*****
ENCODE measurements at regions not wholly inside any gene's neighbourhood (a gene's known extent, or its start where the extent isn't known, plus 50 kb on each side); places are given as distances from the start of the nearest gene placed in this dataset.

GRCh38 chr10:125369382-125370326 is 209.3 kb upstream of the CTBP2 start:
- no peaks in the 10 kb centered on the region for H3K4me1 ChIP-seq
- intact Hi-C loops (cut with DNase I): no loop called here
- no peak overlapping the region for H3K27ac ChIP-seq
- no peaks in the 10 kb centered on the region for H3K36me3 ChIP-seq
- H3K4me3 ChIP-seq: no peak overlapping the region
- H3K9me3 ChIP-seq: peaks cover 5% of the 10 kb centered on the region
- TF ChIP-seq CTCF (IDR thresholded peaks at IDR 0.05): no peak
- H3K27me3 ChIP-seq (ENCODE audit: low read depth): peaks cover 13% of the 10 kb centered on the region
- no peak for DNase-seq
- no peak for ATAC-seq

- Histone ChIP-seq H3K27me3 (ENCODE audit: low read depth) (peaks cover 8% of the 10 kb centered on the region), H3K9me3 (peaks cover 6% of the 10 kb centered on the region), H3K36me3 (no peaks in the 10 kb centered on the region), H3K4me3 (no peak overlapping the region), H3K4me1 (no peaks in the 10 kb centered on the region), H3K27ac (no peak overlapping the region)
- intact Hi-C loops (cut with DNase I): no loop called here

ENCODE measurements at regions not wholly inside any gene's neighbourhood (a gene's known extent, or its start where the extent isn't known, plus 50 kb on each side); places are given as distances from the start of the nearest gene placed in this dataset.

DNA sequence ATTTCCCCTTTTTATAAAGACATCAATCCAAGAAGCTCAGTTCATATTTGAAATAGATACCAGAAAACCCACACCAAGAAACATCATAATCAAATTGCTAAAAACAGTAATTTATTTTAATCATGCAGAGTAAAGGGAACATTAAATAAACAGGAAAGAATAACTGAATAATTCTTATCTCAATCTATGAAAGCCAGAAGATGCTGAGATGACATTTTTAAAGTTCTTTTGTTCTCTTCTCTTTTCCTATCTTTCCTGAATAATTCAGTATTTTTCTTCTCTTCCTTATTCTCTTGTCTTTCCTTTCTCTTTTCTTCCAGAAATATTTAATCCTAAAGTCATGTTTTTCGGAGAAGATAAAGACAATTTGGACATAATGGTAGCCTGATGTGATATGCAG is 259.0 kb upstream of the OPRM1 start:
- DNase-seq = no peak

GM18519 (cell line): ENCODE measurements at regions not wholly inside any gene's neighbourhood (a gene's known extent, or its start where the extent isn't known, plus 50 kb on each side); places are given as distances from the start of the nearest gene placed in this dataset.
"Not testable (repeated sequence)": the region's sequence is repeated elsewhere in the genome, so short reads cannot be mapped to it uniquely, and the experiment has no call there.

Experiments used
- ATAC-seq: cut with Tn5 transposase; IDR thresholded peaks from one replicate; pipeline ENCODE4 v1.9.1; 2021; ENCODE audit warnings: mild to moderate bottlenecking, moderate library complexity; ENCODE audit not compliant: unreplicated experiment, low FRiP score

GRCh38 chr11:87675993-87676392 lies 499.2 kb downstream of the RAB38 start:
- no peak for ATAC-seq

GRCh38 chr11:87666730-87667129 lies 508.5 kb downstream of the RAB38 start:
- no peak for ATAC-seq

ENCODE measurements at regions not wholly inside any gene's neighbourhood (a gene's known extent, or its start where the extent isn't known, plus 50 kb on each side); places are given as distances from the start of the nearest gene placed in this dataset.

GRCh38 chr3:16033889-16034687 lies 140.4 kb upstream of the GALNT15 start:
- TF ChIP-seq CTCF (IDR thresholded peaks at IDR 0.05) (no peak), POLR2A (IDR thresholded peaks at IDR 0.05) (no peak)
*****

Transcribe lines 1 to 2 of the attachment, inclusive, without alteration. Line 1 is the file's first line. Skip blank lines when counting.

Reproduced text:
ENCODE measurements at regions not wholly inside any gene's neighbourhood (a gene's known extent, or its start where the extent isn't known, plus 50 kb on each side); places are given as distances from the start of the nearest gene placed in this dataset.

GRCh38 chr10:125369382-125370326 is 209.3 kb upstream of the CTBP2 start: